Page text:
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Shared Network Data Access

Introduction to File Server Mode

Applications using Apollo Embedded can access data on shared network drives (e.g. F:\MyDatabase.DBF) in single-user mode and concurrently while other users access the same database. This type of data access is often referred to as "file server mode".Table and row locking is managed automatically by Apollo for SQL statements and developers using Apollo's DDA technology can manage table and row locks manually. Either way, data can be shared simultaneously among multiple users.

In such a shared network scenario, each Windows workstation requires a lot of extra resources to manage the sharing of the database file, or any file for that matter. In this case, a Apollo embedded application is not in complete control of the .DBF database. In fact, each application running on each Windows workstation opens the entire .DBF database over the LAN, potentially causing lots of network traffic.

Exclusive and Shared Access

The key point to understand is as follows: The first user that accesses the .DBF database on the shared drive will experience very good performance relative to local desktop access. His Windows workstation recognizes that he is the only user of this file and so Windows is able to open the .DBF database in a type of exclusive mode (The Apollo open mode settings have no affect on this Windows setting. This is internal to how Windows works.) . However, the moment a second user accesses the same .DBF database, Windows drops its exclusive mode file access down to a shared mode file access which is magnitudes slower.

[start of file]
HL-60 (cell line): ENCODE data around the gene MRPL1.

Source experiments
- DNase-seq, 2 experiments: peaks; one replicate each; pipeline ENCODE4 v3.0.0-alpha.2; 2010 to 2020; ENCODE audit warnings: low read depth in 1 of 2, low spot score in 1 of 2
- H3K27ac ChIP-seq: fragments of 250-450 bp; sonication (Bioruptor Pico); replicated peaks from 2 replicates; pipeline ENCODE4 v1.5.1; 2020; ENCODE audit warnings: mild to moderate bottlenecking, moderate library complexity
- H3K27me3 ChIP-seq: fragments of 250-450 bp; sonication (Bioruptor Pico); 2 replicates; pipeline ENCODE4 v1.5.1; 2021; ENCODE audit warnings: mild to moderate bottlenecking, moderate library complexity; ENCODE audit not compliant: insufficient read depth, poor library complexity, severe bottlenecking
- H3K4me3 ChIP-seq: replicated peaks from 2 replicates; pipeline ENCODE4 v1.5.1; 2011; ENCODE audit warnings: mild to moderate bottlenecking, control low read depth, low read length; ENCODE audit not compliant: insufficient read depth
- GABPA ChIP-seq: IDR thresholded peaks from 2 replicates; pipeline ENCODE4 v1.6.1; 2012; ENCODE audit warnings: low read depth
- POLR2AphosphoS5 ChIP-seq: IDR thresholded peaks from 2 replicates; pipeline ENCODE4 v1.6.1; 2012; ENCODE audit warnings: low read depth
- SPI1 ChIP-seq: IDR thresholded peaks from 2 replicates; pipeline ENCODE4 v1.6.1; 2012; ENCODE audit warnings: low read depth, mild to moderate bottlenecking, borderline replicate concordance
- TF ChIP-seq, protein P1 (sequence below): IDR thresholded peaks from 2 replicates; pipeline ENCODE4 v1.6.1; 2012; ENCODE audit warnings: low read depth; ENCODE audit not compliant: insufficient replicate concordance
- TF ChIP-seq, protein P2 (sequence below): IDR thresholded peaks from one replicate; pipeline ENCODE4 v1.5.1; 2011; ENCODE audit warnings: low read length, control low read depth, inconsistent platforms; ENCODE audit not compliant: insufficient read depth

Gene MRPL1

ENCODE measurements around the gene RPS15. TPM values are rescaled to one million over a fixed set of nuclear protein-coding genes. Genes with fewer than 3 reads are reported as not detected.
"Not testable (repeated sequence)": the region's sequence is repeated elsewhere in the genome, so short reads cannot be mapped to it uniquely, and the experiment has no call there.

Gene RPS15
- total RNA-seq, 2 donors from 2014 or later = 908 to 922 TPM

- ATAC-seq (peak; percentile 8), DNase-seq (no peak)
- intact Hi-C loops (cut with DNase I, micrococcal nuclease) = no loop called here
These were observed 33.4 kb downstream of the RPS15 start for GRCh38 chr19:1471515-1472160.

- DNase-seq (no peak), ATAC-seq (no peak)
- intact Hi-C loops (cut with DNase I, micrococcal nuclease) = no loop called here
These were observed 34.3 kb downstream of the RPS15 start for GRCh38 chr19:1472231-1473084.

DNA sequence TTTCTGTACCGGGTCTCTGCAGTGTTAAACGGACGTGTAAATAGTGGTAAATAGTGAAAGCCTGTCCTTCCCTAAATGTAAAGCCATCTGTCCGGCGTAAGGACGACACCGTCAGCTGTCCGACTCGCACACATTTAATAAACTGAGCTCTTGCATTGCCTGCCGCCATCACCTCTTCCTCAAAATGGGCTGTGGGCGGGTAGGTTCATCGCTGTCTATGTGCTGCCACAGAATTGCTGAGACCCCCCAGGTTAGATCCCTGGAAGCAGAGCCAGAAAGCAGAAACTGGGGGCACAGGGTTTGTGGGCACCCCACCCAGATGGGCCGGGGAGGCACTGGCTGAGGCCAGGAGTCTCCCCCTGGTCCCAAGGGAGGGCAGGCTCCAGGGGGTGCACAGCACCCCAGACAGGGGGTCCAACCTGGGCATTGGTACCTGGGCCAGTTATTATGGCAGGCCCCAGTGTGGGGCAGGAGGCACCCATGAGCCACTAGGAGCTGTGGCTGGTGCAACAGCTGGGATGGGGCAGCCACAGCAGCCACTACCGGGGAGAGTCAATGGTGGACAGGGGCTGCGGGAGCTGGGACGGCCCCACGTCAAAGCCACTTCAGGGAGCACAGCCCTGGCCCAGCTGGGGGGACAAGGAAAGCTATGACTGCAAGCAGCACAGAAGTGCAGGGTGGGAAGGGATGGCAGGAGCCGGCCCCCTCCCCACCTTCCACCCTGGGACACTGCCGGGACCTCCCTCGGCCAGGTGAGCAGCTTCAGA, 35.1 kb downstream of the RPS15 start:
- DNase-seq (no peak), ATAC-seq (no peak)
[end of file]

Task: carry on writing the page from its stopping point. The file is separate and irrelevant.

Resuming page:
Problem

The crux of the problem is that even after the 2nd user closes his connection to the database, and the first user is back to being the only user working on the database, this first users's Windows workstation does not resume exclusive mode file access until the file (i.e. database) is closed and re-opened. This is the reason why all desktop applications running in this type of "file server" mode suffer from poor multi-user performance and why database applications especially experience data corruption and various other locking problems. Any long time Jet/Access developer will recognize this scenario.

Solution

The solution is simple. For multi-user applications where more than one user needs access to a database concurrently when others are accessing the same database, an embedded configuration will generally not be the best choice. Apollo Server bypasses Windows shared network file problems by allowing Apollo applications to connect to databases using high-speed TCP/IP. The Apollo Server is an application that runs on the computer hosting the data and listens on a port for Apollo applications to send or request data via SQL commands. This is a true client/server configuration and it is the best solution for multi-user database access. Furthermore, the Apollo DBF database files are never passed to each workstation for processing, since the Windows workstation is no longer in control of opening and closing the database files.

Apollo Server delivers superior performance that is often magnitudes faster than similar embedded configurations and it eliminates excess network traffic, ensures a high-degree of data integrity and keeps the data secure.


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